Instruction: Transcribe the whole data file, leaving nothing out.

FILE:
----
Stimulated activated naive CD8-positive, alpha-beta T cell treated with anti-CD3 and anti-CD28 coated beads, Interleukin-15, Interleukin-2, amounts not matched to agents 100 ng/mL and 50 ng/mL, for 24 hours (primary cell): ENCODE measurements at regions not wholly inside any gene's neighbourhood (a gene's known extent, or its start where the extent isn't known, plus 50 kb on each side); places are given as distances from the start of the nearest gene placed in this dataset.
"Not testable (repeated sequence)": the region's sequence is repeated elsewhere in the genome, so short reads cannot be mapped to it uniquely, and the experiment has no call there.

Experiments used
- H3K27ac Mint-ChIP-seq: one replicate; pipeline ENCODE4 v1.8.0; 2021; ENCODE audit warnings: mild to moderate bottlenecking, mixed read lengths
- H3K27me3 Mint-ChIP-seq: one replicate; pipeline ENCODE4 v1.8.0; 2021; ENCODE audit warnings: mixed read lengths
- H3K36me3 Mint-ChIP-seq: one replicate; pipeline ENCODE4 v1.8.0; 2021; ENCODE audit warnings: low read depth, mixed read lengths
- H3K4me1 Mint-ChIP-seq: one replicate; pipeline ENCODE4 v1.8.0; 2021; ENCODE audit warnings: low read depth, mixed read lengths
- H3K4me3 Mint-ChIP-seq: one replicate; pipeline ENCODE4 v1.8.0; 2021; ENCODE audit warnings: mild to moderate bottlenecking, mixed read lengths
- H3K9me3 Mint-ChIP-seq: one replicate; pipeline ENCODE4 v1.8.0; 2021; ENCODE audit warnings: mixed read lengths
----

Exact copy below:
Stimulated activated naive CD8-positive, alpha-beta T cell treated with anti-CD3 and anti-CD28 coated beads, Interleukin-15, Interleukin-2, amounts not matched to agents 100 ng/mL and 50 ng/mL, for 24 hours (primary cell): ENCODE measurements at regions not wholly inside any gene's neighbourhood (a gene's known extent, or its start where the extent isn't known, plus 50 kb on each side); places are given as distances from the start of the nearest gene placed in this dataset.
"Not testable (repeated sequence)": the region's sequence is repeated elsewhere in the genome, so short reads cannot be mapped to it uniquely, and the experiment has no call there.

Experiments used
- H3K27ac Mint-ChIP-seq: one replicate; pipeline ENCODE4 v1.8.0; 2021; ENCODE audit warnings: mild to moderate bottlenecking, mixed read lengths
- H3K27me3 Mint-ChIP-seq: one replicate; pipeline ENCODE4 v1.8.0; 2021; ENCODE audit warnings: mixed read lengths
- H3K36me3 Mint-ChIP-seq: one replicate; pipeline ENCODE4 v1.8.0; 2021; ENCODE audit warnings: low read depth, mixed read lengths
- H3K4me1 Mint-ChIP-seq: one replicate; pipeline ENCODE4 v1.8.0; 2021; ENCODE audit warnings: low read depth, mixed read lengths
- H3K4me3 Mint-ChIP-seq: one replicate; pipeline ENCODE4 v1.8.0; 2021; ENCODE audit warnings: mild to moderate bottlenecking, mixed read lengths
- H3K9me3 Mint-ChIP-seq: one replicate; pipeline ENCODE4 v1.8.0; 2021; ENCODE audit warnings: mixed read lengths